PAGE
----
This is definitely a major step in online social networking becoming more mobile and popular. Helio will of course have to wait and see how this new offering catches on in the US.

24
Jul

Ya-boo-hoo! by Mahesh Pillai – GCMBA07 Alumn

Written on July 24, 2006 by Guillermo Montes in Technology Management

On Tuesday Yahoo’s stock on Nasdaq fell nearly 14% to its 52 week low. This was partly due to the second quarter earnings that were announced the same day. The report showed that second-quarter profit met Wall Street expectations but revenue was slightly below forecasts. A bigger reason for the fall of the stock was the news that launch of the much awaited new advertising platform is postponed to the 4th quarter instead of the 3rd quarter as previously planned.
These developments beg the question as to where Yahoo! is headed. Even as early as 2001, they were far ahead of its competitors in terms of exploring new ways of online content management and advertising. Yahoo! had plans of launching a web-based office application suite combined with online file storage capabilities that can be accessed from anywhere in the world. The web-based office suite never really took off and now Google, with its acquisition of Writely is showing clear signs of launching a similar service. On the online file storage front, Yahoo! did launch Yahoo Briefcase, but it did not take off in popularity as was expected.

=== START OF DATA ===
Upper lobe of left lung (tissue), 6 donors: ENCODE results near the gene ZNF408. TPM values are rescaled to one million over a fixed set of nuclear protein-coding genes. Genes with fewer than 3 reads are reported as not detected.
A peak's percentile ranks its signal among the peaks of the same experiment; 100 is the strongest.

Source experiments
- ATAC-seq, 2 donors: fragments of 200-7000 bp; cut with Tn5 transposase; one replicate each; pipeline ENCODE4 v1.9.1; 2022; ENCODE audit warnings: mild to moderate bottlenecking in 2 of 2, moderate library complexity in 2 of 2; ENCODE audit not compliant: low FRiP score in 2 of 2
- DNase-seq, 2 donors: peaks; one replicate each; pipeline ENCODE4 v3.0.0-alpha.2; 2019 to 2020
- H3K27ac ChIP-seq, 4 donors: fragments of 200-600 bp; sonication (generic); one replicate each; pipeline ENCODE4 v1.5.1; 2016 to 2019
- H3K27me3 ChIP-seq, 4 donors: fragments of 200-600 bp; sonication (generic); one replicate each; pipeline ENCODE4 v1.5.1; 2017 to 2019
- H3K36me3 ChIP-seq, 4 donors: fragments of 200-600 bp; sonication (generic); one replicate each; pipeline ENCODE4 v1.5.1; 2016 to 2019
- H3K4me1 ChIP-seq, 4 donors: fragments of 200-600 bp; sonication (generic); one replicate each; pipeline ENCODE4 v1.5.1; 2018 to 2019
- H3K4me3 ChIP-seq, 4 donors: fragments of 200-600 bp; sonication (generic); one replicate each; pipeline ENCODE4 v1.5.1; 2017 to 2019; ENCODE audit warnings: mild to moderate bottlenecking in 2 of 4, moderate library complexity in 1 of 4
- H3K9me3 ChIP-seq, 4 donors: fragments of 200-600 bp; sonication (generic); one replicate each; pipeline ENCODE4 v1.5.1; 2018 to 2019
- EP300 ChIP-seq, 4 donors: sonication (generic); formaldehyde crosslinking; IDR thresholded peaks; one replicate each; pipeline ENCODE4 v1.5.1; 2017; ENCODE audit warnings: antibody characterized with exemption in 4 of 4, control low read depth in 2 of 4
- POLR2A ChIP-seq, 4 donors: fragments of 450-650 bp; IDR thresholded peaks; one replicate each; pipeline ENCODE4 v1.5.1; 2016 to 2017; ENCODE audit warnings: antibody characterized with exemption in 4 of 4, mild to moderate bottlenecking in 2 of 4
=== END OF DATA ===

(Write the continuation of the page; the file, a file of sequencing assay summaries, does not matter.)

According to ACNielsen, web traffic on Yahoo sites rose by 9% in the second quarter year-over-year making it the most visited site on the internet. Even though Yahoo! gets more page hits than a site like Google, Google is making way more money out of those hits. With rising popularity among the younger generation of websites like myspace.com and youtube.com, it remains to be seen how Yahoo! can convert its ideas into reality and monetize them.